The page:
A new UN report warns that that global progress against child labour has stalled for the first time since the last two decades. The COVID-19 crisis is likely to push millions more children into child labour unless urgent mitigation measures are taken.
According to the ILO-UNICEF report namely Child labour: 2020 Global estimates, trends and the road ahead released today ( 10 June), around 160 million children – 63 million girls and 97 million boys – were in child labour globally at the beginning of 2020, accounting for almost 1 in 10 of all children worldwide. An increase of 8 million since 2016. A further 8.9 million children will be in child labour by end of 2020 as a result of rising poverty driven by the pandemic.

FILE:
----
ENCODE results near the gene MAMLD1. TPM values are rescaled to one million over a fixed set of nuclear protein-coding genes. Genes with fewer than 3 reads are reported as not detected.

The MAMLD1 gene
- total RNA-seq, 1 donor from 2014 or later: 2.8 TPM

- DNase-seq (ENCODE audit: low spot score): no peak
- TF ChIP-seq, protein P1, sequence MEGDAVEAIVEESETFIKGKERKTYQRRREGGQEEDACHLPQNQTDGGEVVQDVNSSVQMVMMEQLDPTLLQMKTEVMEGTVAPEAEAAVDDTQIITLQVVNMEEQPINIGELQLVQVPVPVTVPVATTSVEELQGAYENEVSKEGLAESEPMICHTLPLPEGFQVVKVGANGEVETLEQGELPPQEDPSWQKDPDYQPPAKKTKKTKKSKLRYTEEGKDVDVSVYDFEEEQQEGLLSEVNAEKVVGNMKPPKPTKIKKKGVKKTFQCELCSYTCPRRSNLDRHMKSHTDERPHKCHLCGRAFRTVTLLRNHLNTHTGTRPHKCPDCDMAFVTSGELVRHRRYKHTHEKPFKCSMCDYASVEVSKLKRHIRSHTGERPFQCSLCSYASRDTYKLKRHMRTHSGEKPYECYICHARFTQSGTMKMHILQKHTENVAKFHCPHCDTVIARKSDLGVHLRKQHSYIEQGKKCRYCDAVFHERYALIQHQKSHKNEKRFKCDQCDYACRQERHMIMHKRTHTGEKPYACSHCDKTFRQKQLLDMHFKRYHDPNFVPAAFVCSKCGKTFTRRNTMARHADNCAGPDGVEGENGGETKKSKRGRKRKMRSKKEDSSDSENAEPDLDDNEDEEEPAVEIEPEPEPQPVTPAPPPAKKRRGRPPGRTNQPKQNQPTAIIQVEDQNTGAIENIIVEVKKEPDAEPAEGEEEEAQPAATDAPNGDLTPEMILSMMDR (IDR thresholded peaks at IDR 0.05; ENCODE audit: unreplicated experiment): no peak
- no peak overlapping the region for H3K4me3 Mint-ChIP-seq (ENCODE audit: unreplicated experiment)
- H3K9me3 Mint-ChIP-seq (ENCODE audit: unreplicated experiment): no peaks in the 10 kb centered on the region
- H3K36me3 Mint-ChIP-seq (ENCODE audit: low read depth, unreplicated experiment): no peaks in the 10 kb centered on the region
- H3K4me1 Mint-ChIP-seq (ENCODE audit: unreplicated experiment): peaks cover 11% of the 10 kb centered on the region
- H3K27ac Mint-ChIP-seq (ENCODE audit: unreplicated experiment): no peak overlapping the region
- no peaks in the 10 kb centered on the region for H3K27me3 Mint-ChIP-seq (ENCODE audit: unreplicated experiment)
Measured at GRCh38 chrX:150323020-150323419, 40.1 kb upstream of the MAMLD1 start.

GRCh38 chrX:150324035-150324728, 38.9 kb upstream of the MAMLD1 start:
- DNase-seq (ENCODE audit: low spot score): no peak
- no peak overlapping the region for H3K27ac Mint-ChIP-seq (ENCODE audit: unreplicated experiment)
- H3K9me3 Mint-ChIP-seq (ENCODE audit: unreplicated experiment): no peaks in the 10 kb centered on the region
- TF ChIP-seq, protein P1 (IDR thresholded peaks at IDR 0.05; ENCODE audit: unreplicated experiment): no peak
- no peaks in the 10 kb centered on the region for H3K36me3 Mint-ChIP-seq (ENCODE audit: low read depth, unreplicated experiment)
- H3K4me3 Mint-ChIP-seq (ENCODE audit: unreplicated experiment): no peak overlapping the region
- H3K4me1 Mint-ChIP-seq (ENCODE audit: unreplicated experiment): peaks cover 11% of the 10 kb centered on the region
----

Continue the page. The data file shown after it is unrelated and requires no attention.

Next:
More than 70 percent of all children in child labour – 112 million in total - are in agriculture and represents an increase of 4 million since 2016. These children engaging in child labour in crop production, livestock, forestry, fisheries or aquaculture, often work long hours and perform hazardous tasks.
The Food and Agriculture Organization of the United Nations ( FAO) is dedicated to eliminating child labour in agriculture.
In Cambodia, FAO is supporting fisheries communities to better understand the benefits of reducing child labour and improving children’s access to affordable and quality education.
Fisheries are critically important for Cambodia’s aquatic eco-systems and for the livelihoods and nutrition of the rural population.
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